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Clothes, accessories to gulp more cash

The budget does not seek to make the rich cry, but it is seeking to make them contribute more in taxes to ease budget implementation…

The budget does not seek to make the rich cry, but it is seeking to make them contribute more in taxes to ease budget implementation

It is projected that the cost of imported clothes and accessories for dressing and make-ups will continued rise, as the  2016 budget does not raise hopes for an improvement in the value of the naira against the US dollar.
Those who sell and patronize imported clothing items and accessories, such as shoes, bags and belts will experience hike in prices as keeping in sync with the Nigeria custom prohibition. They are on the banned list issued by the Central Bank of Nigeria (CBN).  They come on Numbers 34, 35 and 36 which affect textiles, woven fabrics, and clothes respectively.
This implies that, those who import these items can no longer buy foreign currency from the official market to pay their suppliers.
Therefore, they would have to purchase forex from the parallel market or Bureau De Change to pay for their imports. This has the ripple effects of increasing items prices at the retail level.
Mr Chika Okeke who sells male clothing items said the prices of these items  have continued to go up. He explained that some items had up to 50 percent increase. Chika gets his goods from China, but has now resorted to sourcing items from Lagos and Aba.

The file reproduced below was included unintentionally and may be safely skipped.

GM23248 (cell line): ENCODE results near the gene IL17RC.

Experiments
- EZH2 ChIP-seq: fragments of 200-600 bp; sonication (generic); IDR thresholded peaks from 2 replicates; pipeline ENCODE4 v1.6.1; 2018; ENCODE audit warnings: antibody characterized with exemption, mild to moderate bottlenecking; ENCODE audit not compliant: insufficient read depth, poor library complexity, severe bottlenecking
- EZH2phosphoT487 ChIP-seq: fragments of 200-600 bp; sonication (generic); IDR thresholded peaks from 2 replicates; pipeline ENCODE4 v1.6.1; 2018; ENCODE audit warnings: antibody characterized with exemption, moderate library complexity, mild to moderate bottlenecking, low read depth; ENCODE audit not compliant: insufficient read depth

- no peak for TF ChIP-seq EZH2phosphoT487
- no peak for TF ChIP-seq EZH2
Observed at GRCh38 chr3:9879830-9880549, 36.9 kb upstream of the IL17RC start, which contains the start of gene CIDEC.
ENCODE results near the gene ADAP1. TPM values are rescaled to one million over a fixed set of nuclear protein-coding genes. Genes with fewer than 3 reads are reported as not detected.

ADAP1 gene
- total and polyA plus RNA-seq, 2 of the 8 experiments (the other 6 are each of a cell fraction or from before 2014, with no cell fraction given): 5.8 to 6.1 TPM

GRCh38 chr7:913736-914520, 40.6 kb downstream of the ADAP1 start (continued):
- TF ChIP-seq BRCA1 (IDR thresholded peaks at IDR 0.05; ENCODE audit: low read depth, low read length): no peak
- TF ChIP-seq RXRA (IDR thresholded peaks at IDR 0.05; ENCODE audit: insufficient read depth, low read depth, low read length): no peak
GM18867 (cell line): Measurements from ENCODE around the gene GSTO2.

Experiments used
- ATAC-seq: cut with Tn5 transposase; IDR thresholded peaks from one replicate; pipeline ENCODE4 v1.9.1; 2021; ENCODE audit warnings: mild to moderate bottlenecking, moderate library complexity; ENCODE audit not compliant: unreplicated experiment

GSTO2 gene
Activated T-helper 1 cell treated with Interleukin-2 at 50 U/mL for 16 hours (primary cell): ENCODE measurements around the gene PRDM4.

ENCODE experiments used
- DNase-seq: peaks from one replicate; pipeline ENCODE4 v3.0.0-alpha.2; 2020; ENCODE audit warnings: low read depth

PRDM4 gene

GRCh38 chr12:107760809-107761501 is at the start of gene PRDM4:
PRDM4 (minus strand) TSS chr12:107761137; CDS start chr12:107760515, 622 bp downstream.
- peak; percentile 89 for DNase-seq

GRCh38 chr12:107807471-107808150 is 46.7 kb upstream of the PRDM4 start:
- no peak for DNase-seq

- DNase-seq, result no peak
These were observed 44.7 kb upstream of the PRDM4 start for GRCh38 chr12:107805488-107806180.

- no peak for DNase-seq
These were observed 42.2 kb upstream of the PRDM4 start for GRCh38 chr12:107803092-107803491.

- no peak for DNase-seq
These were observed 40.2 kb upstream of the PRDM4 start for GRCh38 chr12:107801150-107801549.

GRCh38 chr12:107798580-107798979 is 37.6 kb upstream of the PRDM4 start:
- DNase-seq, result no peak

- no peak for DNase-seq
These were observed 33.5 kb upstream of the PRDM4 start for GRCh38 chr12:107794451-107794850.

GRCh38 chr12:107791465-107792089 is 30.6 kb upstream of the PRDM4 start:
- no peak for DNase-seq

People in this line of business should not expect relief soon as, even if the CBN ban is lifted, the “Import Prohibition List” of the Nigeria government has as No. 20: “All types of Foot Wears, Bags and Suitcases”. Beads, composed of inflammable celluloid or other similar substances are banned. So banned are piece goods and all other textiles including wearing apparel and second-hand clothing.
However, Made-in-Nigeria clothing items is expected to get a boost as the government had in more than one occasion reiterates its commitment to encourage a self-sustaining country that is tilted towards locally manufactured products than an import-oriented economy.
Chika said he decided to key into the government stance by purchasing some his goods from Aba and encouraging his customers to buy such goods because “with the way the government is going Nigerian goods might be the future of clothing business and I don’t want to be caught unawares.”
Temitope Are who sells women fashion, imports her goods from Dubai, America and Italy. She said in recent times she has reduced the number of times she travels out to purchase goods.
She said the prices of shoes, bags, cloths, suits have all increased by between 20 per cent and 50 per cent. She explained that she had started making enquiries on how to key into the Nigerian Market.
Will people still patronize imported goods? Temitope said “Yes, but it will be those few who buy for luxury and status. That is international designers’ labels that are already brand name and status symbol for the elite. But for those who buy for functionality and aesthetic they will shift towards Made-in-Nigeria goods.
Mr Adebayo Adeyanju said he has no problem patronizing clothes made in Nigeria, provided the quality is assured.
Meanwhile, catchphrases like “Buy Nigeria to Grow the naira”;  “Proudly Made-in-Nigeria” has continued to trend as they seem to enjoy support from social media users.

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